The first page of the Babylonian Talmud, Tractate Berachot, folio 2a. The center column contains the Talmud text, beginning with a section of Mishnah. The Gemara begins 14 lines down with the abbreviation גמ (gimmel-mem) in larger type. Mishnah and Gemara sections alternate throughout the Talmud. The blocks of text on either side are the Rashi and Tosafot commentaries, printed in Rashi script. Other notes and cross references are in the margins.
Original lithography by Josef Kriehuber, circa 1830; now displayed in the Albertina.
An early printing of the Talmud (Ta'anit 9b); with commentary by Rashi
Interior of the memorial in Bratislava, Slovakia (the grave of the Chasam Sofer is at the left).
A page of a medieval Jerusalem Talmud manuscript, from the Cairo Geniza
Rabbi Yochanan Sofer
A full set of the Babylonian Talmud
Talmudic saying on the Divine Presence
Koren Talmud Bavli
The Talmud on display in the Jewish Museum of Switzerland brings together parts from the first two Talmud prints by Daniel Bomberg and Ambrosius Froben.
Jewish Scene I
Jewish Scene II
A Controversy Whatsoever on Talmud<ref>See Schleicher's paintings at MutualArt.</ref>
At the Rabbi's
Jews studying Talmud, París, c. 1880–1905
Samuel Hirszenberg, Talmudic School, c. 1895–1908
Ephraim Moses Lilien, The Talmud Students, engraving, 1915
Maurycy Trębacz, The Dispute, c. 1920–1940
Solomon's Haggadoth, bronze relief from the Knesset Menorah, Jerusalem, by Benno Elkan, 1956
Hilel's Teachings, bronze relief from the Knesset Menorah
Jewish Mysticism: Jochanan ben Sakkai, bronze relief from the Knesset Menorah
Yemenite Jews studying Torah in Sana&#039;a
Oz veHadar edition of the first page of the Babylonian Talmud, with elements numbered in a spiraling rainbowː (1) Joshua Boaz ben Simon Baruch's Mesorat haShas, (2) Joel Sirkis's Hagahot (3) Akiva Eiger's Gilyon haShas, (4) Completion of Solomon ben Isaac's commentary from the Soncino printing, (5) Nissim ben Jacob's commentary, (6) Hananel ben Hushiel's commentary, (7) a survey of the verses quoted, (8) Joshua Boaz ben Simon Baruch's Ein Mishpat/Ner Mitzvah, (9) the folio and page numbers, (10) the tractate title, (11) the chapter number, (12), the chapter heading, (13), Solomon ben Isaac's commentary, (14) the Tosafot, (15) the Mishnah, (16) the Gemara, (17) an editorial footnote.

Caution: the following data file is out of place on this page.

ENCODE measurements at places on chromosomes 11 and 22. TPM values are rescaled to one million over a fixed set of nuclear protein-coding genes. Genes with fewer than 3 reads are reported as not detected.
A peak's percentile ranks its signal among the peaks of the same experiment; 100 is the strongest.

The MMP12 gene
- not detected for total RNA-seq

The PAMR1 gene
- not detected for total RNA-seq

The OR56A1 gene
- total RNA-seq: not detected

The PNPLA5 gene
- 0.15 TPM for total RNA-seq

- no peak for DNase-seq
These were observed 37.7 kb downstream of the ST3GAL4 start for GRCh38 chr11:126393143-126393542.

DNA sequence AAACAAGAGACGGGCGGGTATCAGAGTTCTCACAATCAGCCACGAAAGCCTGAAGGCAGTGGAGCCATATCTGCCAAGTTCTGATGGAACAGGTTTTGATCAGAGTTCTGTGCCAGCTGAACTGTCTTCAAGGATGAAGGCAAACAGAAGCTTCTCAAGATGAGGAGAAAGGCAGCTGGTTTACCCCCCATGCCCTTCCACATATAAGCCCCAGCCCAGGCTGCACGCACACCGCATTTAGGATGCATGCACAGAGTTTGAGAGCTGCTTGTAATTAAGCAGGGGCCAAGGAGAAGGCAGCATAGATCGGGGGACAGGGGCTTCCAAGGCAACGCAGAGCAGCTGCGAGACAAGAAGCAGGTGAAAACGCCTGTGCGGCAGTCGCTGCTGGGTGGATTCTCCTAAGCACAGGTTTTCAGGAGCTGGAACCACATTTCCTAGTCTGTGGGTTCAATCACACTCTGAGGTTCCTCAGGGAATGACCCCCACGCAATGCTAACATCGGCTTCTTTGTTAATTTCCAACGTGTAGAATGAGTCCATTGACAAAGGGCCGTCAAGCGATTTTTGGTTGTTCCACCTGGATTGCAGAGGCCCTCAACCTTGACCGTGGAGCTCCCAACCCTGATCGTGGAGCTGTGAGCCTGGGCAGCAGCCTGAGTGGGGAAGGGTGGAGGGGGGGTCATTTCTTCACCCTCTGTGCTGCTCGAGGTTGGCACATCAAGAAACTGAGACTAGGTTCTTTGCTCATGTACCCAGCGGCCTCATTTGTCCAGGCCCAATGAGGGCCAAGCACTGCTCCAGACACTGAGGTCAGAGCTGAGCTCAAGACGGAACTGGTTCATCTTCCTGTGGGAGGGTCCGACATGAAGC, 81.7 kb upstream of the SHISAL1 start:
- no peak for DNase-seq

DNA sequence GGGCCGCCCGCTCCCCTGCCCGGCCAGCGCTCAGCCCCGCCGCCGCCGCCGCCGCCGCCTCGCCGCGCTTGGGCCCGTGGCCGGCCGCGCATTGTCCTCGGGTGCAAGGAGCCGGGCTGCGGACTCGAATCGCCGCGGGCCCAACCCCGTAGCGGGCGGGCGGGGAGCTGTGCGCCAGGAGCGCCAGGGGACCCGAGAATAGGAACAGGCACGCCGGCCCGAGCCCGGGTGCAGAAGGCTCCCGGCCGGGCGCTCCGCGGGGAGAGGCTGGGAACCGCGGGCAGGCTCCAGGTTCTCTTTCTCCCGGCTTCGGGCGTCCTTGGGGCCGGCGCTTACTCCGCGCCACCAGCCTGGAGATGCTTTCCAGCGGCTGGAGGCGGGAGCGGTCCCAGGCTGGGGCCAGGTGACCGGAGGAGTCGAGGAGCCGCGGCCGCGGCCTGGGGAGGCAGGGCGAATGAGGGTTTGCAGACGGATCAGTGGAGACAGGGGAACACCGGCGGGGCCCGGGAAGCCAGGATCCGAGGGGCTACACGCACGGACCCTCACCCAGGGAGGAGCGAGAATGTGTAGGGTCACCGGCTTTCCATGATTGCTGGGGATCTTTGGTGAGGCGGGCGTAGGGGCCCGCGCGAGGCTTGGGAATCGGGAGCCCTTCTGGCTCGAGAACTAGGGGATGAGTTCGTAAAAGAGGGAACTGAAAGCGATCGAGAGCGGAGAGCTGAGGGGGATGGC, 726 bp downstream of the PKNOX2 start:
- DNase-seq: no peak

However, the term often refers specifically to literature from the Talmudic era, as opposed to medieval and modern rabbinic writing, and thus corresponds with the Hebrew term Sifrut Chazal (ספרות חז״ל "Literature [of our] sages," where Hazal normally refers only to the sages of the Talmudic era).

- Rabbinic literature

Sofer published very little during his lifetime; however, his post-humously published works include more than a thousand responsa, novellae on the Talmud, sermons, biblical and liturgical commentaries, and religious poetry.

- Moses Sofer

The Talmud is the basis for all codes of Jewish law and is widely quoted in rabbinic literature.

- Talmud

His Torah chiddushim (original Torah insights) sparked a new style in rabbinic commentary, and some editions of the Talmud contain his emendations and additions.

- Moses Sofer

Responsa, e.g. by Moses Sofer, Moshe Feinstein

- Rabbinic literature

Some Orthodox leaders such as Moses Sofer (the Chatam Sofer) became exquisitely sensitive to any change and rejected modern critical methods of Talmud study.

- Talmud
The first page of the Babylonian Talmud, Tractate Berachot, folio 2a. The center column contains the Talmud text, beginning with a section of Mishnah. The Gemara begins 14 lines down with the abbreviation גמ (gimmel-mem) in larger type. Mishnah and Gemara sections alternate throughout the Talmud. The blocks of text on either side are the Rashi and Tosafot commentaries, printed in Rashi script. Other notes and cross references are in the margins.

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